Virtual Shot is yet another old camera mode, this time introduced in last year’s Galaxy S6 mobile. Likewise, it’s another camera feature that’s unlikely to get much use in real life.
Essentially what you do is wander a full 360-degrees around your subject, taking multiple photos from every possible angle. These are then pasted together by the Note 7 into a kind of inverse panorama, where you can move around the subject and see it from different sides by tilting the phone.
Of course, your subject has to remain nice and still or Virtual Shot doesn’t work too well. Hence, don’t even bother trying with your kids or pets. And we’re still yet to think of any real-life applications that make sense (why wouldn’t you just take a video?).
Samsung Galaxy Note 7 video modes reviewed
You can shoot Full HD, Quad HD and Ultra HD 4K video on the Galaxy Note 4, but you can also shoot slow-mo and hyperlapse video, as well as live broadcast your life to the world. Here’s our run-down of the Note 7’s special video modes.
Galaxy Note 7’s Live Broadcast video mode
If your life is so utterly fascinating that you have to stream live video of your day via social media, then we have some great news. Samsung allows you to beam your existence direct to YouTube with the Note 7, so your adoring fans can watch you decide which brand of organic porridge to buy.
Galaxy Note 7’s Slow Motion video mode
We love busting out the Note 7’s slow motion video mode whenever we’re shooting some kind of action scene, like the kung fu moves that are usually on display when a shiny new phone lands at Recombu HQ. You can either have the whole video play back in slow motion or select specific segments to run in slow-mo, while the rest of the video plays out normally.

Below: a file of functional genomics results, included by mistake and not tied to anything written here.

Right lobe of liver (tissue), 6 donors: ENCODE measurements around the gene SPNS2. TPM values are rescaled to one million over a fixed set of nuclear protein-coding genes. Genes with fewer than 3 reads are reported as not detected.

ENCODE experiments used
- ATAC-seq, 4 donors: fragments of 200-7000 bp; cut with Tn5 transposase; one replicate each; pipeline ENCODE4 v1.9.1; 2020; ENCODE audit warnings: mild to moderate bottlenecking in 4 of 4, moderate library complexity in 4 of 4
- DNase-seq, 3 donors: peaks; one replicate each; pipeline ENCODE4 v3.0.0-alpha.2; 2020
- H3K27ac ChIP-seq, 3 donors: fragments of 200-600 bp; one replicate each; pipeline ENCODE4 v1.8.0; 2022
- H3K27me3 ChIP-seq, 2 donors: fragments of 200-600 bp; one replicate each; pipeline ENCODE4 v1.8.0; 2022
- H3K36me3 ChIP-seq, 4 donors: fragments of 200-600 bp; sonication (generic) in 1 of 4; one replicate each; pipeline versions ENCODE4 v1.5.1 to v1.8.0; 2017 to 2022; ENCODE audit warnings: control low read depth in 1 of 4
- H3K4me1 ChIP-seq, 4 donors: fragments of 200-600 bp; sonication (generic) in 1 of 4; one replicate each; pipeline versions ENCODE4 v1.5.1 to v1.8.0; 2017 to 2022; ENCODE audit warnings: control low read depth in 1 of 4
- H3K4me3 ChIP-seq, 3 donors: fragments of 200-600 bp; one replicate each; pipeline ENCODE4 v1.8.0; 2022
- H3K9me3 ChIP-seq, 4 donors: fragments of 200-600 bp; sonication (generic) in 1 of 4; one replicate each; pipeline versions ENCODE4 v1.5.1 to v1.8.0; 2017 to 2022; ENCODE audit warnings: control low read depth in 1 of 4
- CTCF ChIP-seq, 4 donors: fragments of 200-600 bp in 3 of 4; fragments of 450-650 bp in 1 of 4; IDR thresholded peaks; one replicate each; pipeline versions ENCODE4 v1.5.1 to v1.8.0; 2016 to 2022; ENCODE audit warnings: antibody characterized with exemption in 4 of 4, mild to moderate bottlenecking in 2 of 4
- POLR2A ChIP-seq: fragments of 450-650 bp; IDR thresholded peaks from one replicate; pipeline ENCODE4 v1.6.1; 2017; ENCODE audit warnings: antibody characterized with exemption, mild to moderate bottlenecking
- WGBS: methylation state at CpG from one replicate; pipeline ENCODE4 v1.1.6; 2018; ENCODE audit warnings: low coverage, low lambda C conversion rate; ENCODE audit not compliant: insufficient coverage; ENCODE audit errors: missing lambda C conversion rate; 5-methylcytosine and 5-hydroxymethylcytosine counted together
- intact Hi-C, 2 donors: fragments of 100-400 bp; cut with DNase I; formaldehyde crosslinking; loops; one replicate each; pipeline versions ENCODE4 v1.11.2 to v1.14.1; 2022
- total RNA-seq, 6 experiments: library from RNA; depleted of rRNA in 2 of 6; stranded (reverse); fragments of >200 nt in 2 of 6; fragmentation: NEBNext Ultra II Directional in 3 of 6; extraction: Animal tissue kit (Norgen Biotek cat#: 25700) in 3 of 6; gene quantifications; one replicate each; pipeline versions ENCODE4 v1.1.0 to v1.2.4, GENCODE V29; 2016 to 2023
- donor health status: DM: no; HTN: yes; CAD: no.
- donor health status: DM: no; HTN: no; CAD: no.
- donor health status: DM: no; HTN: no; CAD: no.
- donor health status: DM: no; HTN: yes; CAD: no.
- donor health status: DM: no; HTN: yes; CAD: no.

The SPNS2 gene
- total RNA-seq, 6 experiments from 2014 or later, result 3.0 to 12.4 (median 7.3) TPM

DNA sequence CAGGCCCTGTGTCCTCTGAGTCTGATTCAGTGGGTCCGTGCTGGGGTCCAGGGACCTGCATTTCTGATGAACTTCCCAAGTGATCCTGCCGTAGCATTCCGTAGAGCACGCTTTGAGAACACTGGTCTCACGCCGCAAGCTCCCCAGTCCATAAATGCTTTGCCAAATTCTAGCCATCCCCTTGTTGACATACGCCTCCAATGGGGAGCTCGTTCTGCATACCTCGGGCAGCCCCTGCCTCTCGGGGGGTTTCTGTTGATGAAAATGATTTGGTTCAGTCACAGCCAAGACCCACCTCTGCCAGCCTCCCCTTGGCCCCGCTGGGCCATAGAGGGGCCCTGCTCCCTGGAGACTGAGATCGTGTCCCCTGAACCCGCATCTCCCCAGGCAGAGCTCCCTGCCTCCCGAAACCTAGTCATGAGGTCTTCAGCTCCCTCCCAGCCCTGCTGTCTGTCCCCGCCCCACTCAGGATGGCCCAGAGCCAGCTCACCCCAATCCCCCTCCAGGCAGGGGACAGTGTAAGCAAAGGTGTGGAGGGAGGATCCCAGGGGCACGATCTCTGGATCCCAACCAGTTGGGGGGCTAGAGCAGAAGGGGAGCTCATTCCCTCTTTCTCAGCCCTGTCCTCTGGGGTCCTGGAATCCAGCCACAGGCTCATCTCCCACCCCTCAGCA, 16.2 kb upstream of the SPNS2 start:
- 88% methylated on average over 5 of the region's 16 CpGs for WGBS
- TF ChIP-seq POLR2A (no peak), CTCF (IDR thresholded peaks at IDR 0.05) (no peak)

Galaxy Note 7’s Hyperlapse video mode
Hyperlapse is essentially the opposite of Slow Motion mode, where a few minutes of footage is played back at super-speed, lasting just a few seconds. Chances are you’ve seen this used in nature documentaries, where the sun dips across the sky and the landscape darkens before your eyes. Sexy.
Other special Samsung Galaxy Note 7 camera settings and features
Buried away in the Note 7’s camera settings, you’ll find some more special features. Tap the cog icon on the main camera screen and you can access the menu to fiddle with these settings.
Shooting RAW images with the Galaxy Note 7
In the camera settings menu, tap ‘Picture size’. At the bottom of the sub-menu, you’ll see an option for saving RAW files. GIve this a tap and your photos will be saved in an uncompressed format, as well as the usual JPEGs. Note that you can’t view back RAW photos in the Note 7’s gallery app.
Galaxy Note 7’s Motion Photo camera feature
A few years back, HTC was the first phone manufacturer to introduce ‘living photos’ with its Zoe mode. This captures a brief video clip of whatever you’re shooting as well as the photo, which is then played back as you skim through your photo gallery to bring each shot to life. Microsoft did a similar thing with Living Images, while Apple brought in its own version for the iPhone 6s. Now Samsung has leaped into the fray with its own Motion Photo setting.
Motion Photo mode works as expected and is mostly pointless, although you can skip back in time a second or so and save an image from the video, which could be helpful if your final shot wasn’t perfect for any reeason.